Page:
The Board did not agree with Applicant’s argument that “A Wine By Douglas Green” significantly distinguished Applicant’s mark from Registrant’s mark in the minds of consumers. Instead, the Board thought consumers were likely to believe Applicant’s mark was a variation of Registrant’s mark “pointing to a common source.” Id.

Applicant further argued that the “DOUGLAS GREEN” mark is well-known and that consumers who spot a wine with the mark “The Beach House, A Wine By Douglas Green” will recognize Douglas Green as the brand and will associate the Beachhouse mark solely with Douglas Green. The Board noted that “as a general rule, the addition of a house mark to one or two otherwise confusingly similar marks will not serve to avoid a likelihood of confusion.” Id. at 6. The Board further reasoned that, to the extent Applicant was trying to “assert rights in a family of Douglas Green-formative marks, the family of marks doctrine is not available to an applicant seeking to overcome a likelihood of confusion refusal in an ex parte proceeding.” Id. at 7. Instead, the focus must be on the mark which the Applicant is seeking to register, not other marks that the Applicant may be used or may have registered. Id.

For those reasons, the Board foudn that Applicant’s mark was similar to Registrant’s mark and that the first du Pont factor also supported a finding of likelihood of confusion. 

The Board then examined Applicant’s final argument. Applicant maintained that it would be inconsistent to refuser registration of its mark while allowing the Registrant’s mark to coexist with a third-party registration for BEACH HAUS for beer in International Class 32. Board notes that the registration for BEACH HAUS was cancelled per 15 U. S. C. § 1058 during the pendency of this actual appeal. The Board noted, however, even if that registration were subsisting, it would not change the outcome here as each case must be decided on its own merits.

For the above reasons, the Board thus found that Applicant’s mark was likely to cause confusion with Registrant’s mark when used in association with wines and refused to register Applicant’s mark for The Beachhouse, A Wine by Douglas Green. 

For more information on wine or alcohol law, or trademarks, please contact Lindsey Zahn.

DISCLAIMER: This blog post is for general information purposes only, is not intended to constitute legal advice, and no attorney-client relationship results. Please consult your own attorney for legal advice.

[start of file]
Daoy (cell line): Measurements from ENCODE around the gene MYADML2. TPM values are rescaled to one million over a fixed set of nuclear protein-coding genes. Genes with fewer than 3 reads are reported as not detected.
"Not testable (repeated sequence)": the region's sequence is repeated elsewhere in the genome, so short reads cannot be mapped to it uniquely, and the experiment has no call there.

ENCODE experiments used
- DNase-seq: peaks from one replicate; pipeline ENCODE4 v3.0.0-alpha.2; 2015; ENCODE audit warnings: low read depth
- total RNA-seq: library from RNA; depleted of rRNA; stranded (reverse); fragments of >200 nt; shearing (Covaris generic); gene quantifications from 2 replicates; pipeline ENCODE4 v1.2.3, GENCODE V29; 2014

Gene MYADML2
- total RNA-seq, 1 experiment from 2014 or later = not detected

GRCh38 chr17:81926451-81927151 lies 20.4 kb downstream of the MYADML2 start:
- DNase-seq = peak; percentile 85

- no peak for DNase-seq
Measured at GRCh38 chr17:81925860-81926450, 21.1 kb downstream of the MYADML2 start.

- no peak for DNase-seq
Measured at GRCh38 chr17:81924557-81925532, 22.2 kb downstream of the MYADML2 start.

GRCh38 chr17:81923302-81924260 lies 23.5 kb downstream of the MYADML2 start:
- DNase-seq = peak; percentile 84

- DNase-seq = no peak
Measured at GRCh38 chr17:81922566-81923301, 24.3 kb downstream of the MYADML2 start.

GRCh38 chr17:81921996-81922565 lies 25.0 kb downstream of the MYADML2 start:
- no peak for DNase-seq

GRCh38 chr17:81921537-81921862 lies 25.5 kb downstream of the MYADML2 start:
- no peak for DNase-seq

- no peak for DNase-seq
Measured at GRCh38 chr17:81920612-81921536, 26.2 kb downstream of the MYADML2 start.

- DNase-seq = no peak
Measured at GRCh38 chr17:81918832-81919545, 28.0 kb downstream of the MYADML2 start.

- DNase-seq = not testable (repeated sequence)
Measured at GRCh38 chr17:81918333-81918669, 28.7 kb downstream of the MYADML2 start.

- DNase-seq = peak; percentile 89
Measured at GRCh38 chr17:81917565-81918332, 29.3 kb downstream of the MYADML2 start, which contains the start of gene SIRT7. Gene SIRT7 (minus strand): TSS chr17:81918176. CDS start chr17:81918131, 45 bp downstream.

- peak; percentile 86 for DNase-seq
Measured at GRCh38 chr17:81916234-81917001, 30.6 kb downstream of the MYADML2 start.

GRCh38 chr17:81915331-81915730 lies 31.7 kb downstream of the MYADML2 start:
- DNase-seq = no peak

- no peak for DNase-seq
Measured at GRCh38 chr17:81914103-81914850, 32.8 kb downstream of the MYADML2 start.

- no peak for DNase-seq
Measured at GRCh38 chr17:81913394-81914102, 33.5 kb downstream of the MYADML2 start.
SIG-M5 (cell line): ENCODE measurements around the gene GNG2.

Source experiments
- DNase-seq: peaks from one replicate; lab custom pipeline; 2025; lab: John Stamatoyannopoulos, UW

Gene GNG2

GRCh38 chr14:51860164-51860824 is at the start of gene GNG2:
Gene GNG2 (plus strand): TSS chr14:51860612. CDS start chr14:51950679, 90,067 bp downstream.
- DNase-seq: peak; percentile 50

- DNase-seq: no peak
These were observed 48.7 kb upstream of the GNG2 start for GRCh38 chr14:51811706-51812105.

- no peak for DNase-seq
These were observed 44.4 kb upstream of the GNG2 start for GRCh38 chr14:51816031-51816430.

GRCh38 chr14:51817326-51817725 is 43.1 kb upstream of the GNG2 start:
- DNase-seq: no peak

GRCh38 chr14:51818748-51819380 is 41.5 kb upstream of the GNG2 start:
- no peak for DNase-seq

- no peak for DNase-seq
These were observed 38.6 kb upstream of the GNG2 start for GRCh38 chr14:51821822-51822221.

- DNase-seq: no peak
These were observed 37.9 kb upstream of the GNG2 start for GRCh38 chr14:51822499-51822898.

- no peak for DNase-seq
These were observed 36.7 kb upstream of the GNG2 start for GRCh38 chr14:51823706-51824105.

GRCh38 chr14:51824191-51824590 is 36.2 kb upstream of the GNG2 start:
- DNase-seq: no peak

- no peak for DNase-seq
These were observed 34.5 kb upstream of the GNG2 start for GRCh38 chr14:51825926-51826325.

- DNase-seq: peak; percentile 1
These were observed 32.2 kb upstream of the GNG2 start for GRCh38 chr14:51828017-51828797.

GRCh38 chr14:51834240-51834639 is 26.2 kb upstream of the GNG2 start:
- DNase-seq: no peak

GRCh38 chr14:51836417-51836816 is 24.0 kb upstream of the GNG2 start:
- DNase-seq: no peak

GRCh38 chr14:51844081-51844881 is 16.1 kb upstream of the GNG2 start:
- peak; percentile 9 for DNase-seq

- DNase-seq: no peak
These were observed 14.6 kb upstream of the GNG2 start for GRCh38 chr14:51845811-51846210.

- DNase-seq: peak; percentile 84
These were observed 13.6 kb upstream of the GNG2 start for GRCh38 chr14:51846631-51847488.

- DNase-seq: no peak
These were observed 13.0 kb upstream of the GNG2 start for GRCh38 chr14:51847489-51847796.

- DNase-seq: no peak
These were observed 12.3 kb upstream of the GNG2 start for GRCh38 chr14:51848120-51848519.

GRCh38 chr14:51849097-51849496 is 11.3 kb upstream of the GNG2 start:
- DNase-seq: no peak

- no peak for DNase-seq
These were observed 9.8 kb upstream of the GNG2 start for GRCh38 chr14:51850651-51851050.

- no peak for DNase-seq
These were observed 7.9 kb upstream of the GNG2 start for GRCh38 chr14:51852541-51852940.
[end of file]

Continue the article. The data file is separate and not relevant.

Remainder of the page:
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On Reserve Exclusive Trademark Package Through 2016


On Reserve Special 2016 Trademark PackageOn  Reserve
is excited to announce an exclusive trademark package through Lehrman Beverage Law, PLLC. The package will extend to new clients and trademark registrations through the end of 2016. For more information, please contact us at trademarks@bevlaw.com or via phone at 202-449-3739 ext. 4. Please mention On Reserve Special 2016

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americana trademark law alcohol beveragesA recent application before the United States Patent and Trademark Office sought to register the mark Old Americana (in standard characters) for alcoholic beverage except beers in International Class 33. See In re Luca Mariano Distillery LLC, Serial No. 86293520 (June 23, 2016) [not precedential].  The application for registration was originally refused by the Examining Attorney under Section 2(d) of the Trademark Act, 15 U.S.C. § 1052(d), on the ground that Applicant’s mark resembled the mark AMERICANA registered for vodka in International Class 33 and was likely to cause confusion. In addition, the Attorney refused registration under Section 6 of the Trademark Act based on Applicant’s failure to comply with requirement to disclaim the word “OLD.” Applicant appealed to the Trademark Trial and Appeal Board and requested reconsideration.

The Board started with a discussion of an evidentiary issue with respect to Applicant including new evidence that was not introduced prior to the Appel, to which the Examining Attorney objected. The Board sustained the Attorney’s objections, reasoning that the record in an application should be complete prior to filing an appeal and untimely evidence is generally not considered. Id. at 3–4.

The Board went on to discussion the disclaimer requirement, which is codified at 15 U.S.C. § 1056(a) and specifically requires the following:

The Director may require the applicant to disclaim an unregistrable component of a mark otherwise registrable. An applicant may voluntarily disclaim a component of a mark sought to be registered.